(91b) Hybrid Processes to Separate Enantiomers | AIChE

(91b) Hybrid Processes to Separate Enantiomers


Seidel-Morgenstern, A. - Presenter, Max-Planck Institute for Dynamics of Complex Technical System
Lorenz, H., Max Planck Institute for Dynamics of Complex Technical Systems

Hybrid processes to separate enantiomers

Andreas Seidel-Morgenstern and Heike

Max Planck Institute for Dynamics of
Complex Technical Systems

Sandtorstr. 1, 39106 Magdeburg

Enantiomers are pairwise occurring molecules, which are
non-superimposable mirror images one of the other. Due to homochirality
of life, there is a large interest and need to produce pure enantiomers in the
pharmaceutical, fine chemical, food and agrochemical industries. Their
provision is a challenging task since standard non-selective chemical synthesis
always leads to racemic (50:50) mixtures and there is tremendous interest in
the mentioned industries to develop innovative methods allowing for a faster
access to pure enantiomers.

The first essential information for a rational selection of
appropriate separation processes is the identification of the type of phase
diagram for the specific chiral compound of interest. In the simplest but rare
case that the chiral compound crystallizes as a conglomerate, it is most attractive
to apply directly preferential crystallization [1]. However, more frequently
racemic compounds are formed during crystallization from racemic feed mixtures.
In these cases an initial enrichment is required prior to crystallizing
a pure enantiomer. This enrichment might be provided by a partially selective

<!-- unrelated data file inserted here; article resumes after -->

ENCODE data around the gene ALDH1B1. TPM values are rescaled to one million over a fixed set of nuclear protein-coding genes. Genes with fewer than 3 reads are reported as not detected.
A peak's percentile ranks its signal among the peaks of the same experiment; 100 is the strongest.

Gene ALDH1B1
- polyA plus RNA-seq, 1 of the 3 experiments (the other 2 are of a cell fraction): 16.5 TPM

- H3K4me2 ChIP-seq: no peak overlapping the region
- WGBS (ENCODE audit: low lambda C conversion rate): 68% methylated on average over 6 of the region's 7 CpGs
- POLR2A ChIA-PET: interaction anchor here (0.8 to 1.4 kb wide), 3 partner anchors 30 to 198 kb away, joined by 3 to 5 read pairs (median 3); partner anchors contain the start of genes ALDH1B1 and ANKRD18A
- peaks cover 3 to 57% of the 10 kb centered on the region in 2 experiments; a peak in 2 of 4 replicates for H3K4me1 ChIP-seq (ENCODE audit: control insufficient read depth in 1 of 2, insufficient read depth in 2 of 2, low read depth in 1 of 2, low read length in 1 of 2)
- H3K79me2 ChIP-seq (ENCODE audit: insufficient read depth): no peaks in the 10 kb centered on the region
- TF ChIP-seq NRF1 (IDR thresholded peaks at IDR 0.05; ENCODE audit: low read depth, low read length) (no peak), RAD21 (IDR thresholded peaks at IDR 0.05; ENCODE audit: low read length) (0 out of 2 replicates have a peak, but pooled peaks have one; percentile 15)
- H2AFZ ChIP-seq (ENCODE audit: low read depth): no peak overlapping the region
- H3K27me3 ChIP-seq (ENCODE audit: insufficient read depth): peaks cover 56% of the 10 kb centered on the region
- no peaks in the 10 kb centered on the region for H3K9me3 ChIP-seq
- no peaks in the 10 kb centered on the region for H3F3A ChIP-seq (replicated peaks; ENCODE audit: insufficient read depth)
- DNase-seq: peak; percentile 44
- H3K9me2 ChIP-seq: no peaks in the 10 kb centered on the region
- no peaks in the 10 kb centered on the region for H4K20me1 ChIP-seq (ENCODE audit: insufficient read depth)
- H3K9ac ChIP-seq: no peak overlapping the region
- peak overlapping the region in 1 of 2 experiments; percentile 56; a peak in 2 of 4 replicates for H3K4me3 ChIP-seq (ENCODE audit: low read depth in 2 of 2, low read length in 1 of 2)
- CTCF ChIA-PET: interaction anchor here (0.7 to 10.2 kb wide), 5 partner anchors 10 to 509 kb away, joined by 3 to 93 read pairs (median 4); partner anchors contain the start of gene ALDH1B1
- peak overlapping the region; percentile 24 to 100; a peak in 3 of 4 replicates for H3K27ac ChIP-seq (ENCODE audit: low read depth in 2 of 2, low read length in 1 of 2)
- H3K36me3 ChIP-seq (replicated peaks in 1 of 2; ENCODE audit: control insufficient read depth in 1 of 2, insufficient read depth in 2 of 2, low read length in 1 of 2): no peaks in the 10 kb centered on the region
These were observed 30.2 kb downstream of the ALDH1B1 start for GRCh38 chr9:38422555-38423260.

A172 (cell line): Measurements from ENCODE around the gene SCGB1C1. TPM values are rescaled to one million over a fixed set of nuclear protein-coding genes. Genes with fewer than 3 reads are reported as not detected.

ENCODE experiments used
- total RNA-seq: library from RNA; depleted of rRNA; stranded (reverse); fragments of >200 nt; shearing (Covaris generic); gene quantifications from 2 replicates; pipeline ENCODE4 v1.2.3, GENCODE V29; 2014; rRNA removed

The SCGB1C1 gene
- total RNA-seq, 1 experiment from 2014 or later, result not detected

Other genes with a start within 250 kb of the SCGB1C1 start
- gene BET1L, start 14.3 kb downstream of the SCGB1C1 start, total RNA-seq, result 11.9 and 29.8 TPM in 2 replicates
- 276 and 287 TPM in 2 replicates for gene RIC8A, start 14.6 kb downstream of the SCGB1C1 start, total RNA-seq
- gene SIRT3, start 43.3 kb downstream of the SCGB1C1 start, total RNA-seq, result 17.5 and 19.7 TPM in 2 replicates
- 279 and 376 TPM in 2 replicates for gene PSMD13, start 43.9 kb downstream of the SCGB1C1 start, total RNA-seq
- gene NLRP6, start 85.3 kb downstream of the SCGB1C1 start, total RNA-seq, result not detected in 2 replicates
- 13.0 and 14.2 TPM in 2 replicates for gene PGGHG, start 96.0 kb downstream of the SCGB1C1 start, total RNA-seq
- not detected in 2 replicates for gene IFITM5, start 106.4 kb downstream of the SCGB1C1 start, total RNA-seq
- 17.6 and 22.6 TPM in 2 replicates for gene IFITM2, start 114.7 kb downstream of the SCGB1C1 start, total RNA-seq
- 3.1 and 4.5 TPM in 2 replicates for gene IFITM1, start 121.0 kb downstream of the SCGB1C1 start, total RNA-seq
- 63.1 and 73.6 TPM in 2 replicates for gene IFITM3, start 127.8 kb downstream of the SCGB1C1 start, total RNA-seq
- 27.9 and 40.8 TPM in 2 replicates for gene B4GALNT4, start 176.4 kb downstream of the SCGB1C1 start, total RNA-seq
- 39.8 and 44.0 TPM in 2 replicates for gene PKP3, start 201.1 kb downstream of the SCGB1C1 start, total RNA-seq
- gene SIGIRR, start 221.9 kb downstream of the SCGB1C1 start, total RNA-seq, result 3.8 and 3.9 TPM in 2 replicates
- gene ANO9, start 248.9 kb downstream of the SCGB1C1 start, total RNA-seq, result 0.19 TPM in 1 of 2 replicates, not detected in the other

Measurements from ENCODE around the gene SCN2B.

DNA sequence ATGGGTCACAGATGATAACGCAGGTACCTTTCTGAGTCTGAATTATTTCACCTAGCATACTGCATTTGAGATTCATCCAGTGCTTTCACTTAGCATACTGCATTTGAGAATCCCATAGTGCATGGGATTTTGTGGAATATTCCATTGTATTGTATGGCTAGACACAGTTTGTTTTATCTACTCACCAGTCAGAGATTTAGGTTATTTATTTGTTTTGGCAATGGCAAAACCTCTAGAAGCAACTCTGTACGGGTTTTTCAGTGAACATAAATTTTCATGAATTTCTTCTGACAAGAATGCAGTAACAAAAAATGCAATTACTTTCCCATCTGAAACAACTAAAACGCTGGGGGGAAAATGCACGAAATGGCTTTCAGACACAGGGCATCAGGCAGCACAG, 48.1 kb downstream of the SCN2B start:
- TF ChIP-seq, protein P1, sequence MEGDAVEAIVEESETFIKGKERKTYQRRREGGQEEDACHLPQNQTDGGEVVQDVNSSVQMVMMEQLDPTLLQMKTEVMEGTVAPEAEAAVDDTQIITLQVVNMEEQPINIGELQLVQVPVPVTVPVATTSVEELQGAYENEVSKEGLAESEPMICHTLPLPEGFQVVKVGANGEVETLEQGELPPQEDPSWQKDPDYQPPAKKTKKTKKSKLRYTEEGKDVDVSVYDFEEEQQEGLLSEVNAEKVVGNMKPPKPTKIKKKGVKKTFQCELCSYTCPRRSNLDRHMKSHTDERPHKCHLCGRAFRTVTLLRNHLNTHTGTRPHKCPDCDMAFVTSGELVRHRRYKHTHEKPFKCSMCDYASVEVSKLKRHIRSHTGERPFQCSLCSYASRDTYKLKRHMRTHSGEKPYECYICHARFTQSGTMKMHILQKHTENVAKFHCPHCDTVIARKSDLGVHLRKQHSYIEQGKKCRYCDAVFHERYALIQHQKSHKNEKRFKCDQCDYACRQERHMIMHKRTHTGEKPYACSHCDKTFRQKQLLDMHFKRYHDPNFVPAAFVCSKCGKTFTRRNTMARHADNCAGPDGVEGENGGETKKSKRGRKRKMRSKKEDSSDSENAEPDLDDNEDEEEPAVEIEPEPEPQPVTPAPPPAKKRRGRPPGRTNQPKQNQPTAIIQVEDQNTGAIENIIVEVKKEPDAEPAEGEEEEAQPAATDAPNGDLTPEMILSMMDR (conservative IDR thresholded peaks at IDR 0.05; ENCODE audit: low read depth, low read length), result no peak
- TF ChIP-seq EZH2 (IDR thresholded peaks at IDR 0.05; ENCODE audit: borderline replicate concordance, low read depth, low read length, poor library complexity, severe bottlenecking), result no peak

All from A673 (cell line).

synthesis or can be generated by an initial alternative separation process.

The presentation will summarize results of several case
studies devoted to combine membrane separation [2] and preparative
chromatography [3, 4] with subsequent enantioselective
crystallization. The specific degree of enrichment required for successful
crystallization was specified always based on preliminary measurements of
ternary phase diagrams. Some of the examples were studied in the frame of the
European project INTENANT (INTegrated synthesis and
purification of single ENANTiomers), which attempted to
combine the potential of the two rivaling general approaches, namely the
development of a) enantioselective synthesis methods
and b) physical methods aiming to separate efficiently mixtures of the two

The attractive incorporation of racemizing
the counter-enantiomer into process schemes will be finally also discussed.


[1] G. Coquerel,
Crystallization in Novel Optical Resolution Technologies,
N. Sakai, R. Hirayama,

     R. Tamura, Eds., Springer (Berlin, Heidelberg), 1-51, 2007.

[2] L. Gou, S. Robl, K. Leonhard, H.
Lorenz, M. Sordo, A. Butka,
S. Kesselheim, M. Wolff,

     A. Seidel-Morgenstern,
K. Schaber, A Hybrid Process for
Chiral Separation of Compound Forming Systems,

     Chirality 23 (2011) 118-127.

[3] H. Kaemmerer,
Z. Horvath, J. W. Lee, M. Kaspereit, R. Arnell, M. Hedberg, B. Herschend, M. J. Jones,

K. Larson, H. Lorenz, A. Seidel-Morgensten, Separation of Racemic Bicalutamide
by an Optimized Combination

     of Continuous
Chromatography and Selective Crystallization,
Org. Process Res. Dev. 16
(2012) 331?342.

[4] J. von Langermann, M. Kaspereit, M. Shakeri, H. Lorenz,  M. Hedberg, M. J.
Jones, K. Larson, B.

Herschend, R. Arnell,
E. Temmel, J.-E. Bäckvall,
A. Kienle, A. Seidel-Morgenstern, Design of an

     Integrated Process
of Chromatography, Crystallization and Racemization for the Resolution of 2′,6′-Pipecoloxylidide,

     Org. ProcessRes. Dev. 16 (2012) 343-352.

See more of this Session: Hybrid Separation Processes

See more of this Group/Topical: Separations Division